General market news
- Yields for intermediate and long-term Treasuries continued to rise last week. The 10-year yield opened Monday at 2.97 percent, putting it within striking distance of 3 percent, a level it hasn’t seen since late 2013. The 30-year yield also increased, starting the week at 3.15 percent.
- S. equity markets were up modestly last week. The Nasdaq Composite led the way with a gain of 0.56 percent. The S&P 500 Index and Dow Jones Industrial Average trailed just behind at 0.54 percent and 0.46 percent, respectively. As volatility-inducing headlines—including trade policy and geopolitical tensions in Syria—disappeared (at least for the time being), the focus turned to the first major week of earnings.
- Expectations appear to be high. Similar to other banks, Goldman Sachs reported strong earnings, along with revenue that increased more than 31 percent. Earnings were up more than 20 percent over consensus, coming in at $6.95 per share for the quarter. The spike was helped by an 85-percent increase in trading revenue over the prior quarter. The stock sold off following the results. Other sectors, such as industrials, didn’t face the same scrutiny. Investors reacted favorably to General Electric, for example, as the company works to turn itself around. It will be interesting to see if the reaction to earnings news will continue to be sector specific or if investors will decide that the bar has been raised for the market as whole.
- Last week was a busy one for economic news, with a focus on housing and consumers. On Monday, retail sales for March beat expectations by growing 0.6 percent. This data helps put aside concerns following a surprise decline in February.
- Also on Monday, the National Association of Home Builders Housing Market Index dropped slightly, from 70 in March down to 69. This is still a very solid number and indicates that homebuilders remain confident in the economy.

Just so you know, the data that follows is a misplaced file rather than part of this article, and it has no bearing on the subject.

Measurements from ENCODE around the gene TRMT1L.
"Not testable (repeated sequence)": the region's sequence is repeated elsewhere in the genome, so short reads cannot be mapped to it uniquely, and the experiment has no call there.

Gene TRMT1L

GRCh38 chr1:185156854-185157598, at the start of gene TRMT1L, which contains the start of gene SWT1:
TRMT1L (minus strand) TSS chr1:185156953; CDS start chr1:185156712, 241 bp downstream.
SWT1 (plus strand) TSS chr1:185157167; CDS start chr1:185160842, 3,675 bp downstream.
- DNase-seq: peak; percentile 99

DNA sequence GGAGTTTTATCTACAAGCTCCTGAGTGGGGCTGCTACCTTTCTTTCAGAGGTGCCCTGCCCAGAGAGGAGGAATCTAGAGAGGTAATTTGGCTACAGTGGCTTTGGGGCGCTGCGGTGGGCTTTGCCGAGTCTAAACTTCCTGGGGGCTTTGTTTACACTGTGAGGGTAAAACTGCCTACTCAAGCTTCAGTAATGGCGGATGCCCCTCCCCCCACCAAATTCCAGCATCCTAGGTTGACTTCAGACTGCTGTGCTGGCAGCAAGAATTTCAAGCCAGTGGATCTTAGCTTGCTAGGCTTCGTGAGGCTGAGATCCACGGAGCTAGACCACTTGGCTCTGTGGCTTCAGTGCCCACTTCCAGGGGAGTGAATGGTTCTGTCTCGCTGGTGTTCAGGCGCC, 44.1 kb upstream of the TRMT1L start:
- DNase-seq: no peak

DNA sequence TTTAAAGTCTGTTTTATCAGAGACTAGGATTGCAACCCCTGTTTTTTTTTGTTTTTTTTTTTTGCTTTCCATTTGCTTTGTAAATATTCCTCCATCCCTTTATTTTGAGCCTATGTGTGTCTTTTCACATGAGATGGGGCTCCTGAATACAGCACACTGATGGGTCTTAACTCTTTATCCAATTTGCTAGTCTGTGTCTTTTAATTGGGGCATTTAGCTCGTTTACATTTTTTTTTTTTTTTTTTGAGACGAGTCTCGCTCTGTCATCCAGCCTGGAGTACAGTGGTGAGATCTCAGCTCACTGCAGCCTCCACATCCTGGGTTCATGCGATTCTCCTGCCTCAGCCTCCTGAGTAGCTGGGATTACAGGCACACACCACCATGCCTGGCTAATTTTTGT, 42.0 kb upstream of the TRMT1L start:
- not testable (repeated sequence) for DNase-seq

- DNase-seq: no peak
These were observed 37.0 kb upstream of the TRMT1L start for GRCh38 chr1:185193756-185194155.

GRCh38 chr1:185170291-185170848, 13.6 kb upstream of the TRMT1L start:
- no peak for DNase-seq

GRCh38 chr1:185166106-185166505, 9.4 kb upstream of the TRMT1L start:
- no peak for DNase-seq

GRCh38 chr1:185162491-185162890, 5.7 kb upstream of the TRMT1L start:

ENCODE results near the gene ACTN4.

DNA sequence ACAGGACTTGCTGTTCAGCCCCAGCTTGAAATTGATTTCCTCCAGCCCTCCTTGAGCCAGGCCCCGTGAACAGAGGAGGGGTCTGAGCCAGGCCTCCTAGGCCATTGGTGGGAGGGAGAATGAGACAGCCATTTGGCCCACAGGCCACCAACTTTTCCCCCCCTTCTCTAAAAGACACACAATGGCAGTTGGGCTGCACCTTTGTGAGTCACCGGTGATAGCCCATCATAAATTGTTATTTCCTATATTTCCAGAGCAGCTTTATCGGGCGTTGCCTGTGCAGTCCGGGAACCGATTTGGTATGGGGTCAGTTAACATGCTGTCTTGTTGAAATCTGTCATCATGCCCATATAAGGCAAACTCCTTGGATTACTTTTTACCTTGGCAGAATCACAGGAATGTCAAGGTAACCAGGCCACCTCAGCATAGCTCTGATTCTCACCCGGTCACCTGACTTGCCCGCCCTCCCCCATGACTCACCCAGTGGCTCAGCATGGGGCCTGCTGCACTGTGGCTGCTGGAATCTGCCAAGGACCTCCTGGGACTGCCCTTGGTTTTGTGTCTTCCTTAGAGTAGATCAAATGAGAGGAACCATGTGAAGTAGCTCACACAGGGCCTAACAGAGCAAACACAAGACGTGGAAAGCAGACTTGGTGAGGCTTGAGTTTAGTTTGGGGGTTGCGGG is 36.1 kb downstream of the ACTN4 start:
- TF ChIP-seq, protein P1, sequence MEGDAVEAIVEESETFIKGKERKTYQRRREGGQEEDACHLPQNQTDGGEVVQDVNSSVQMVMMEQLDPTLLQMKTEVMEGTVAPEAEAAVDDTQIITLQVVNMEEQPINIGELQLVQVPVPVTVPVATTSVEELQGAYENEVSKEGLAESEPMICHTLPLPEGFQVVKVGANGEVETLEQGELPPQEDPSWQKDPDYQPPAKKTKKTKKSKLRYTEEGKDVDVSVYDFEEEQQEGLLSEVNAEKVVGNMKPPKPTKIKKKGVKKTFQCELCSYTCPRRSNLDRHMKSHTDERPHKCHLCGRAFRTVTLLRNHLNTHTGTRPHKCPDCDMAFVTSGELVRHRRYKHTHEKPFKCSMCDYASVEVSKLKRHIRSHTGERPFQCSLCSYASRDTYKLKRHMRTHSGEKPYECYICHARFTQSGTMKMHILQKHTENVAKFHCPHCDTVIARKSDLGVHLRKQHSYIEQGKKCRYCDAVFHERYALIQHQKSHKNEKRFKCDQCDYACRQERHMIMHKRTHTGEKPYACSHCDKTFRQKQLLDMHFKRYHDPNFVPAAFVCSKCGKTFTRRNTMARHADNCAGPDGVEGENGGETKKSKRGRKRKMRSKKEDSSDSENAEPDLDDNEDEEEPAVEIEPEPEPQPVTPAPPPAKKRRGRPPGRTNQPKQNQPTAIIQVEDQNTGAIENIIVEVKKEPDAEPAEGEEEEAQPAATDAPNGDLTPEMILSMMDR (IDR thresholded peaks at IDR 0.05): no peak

- On Tuesday, high homebuilder confidence translated to growth in both housing starts and building permits. Both of these indicators of future supply declined in February, so the uptick in housing activity is a good sign.
|MSCI Emerging Markets||–0.13%||–0.13%||1.34%||25.08%|
|Fixed Income Index||Month-to-Date||Year-to-Date||12-Month|
|U.S. Broad Market||–0.85||–2.30||–0.58|
What to look forward to
This week’s economic news starts with housing. Monday’s existing home sales report came in better than expected. It showed that sales rose from 5.54 million in February to 5.6 million in March, continuing the recovery from a disappointing January. On Tuesday, new home sales are also expected to rise, from 618,000 to 625,000. Again, this would be a partial recovery from a significant drop late last year. If the numbers come in as expected, they would indicate a continued recovery in housing to its previous growth level.
Also on Tuesday, the Conference Board’s survey of consumer confidence is expected to drop again, from 127.7 to 126.0. Although this is still a very high level, confidence has been declining slowly from its recent decade-plus high. There also may be some downside risk to this number, given rising gas prices and recent stock market turbulence.
On Thursday, the durable goods orders report is expected to show a slowdown in growth from a very strong 3 percent in February to a still strong 1.1 percent in March, supported by rising aircraft orders and motor vehicle sales. Core orders, which exclude transportation, are expected to slow from 1-percent growth in February to 0.4-percent growth in March. These numbers would represent a full recovery from January’s decline. Further, they would indicate that business investment, although slowing, continues to expand.
Finally, on Friday, we’ll see the first estimate of gross domestic product growth for the first quarter. Growth is expected to drop from 2.9 percent in the last quarter of 2017 to 2.1 percent for the first quarter of 2018 due to slower increases in household spending and business investment. It’s possible that remaining seasonal effects could push the number down even more, as has happened in the past, which would suggest faster growth ahead.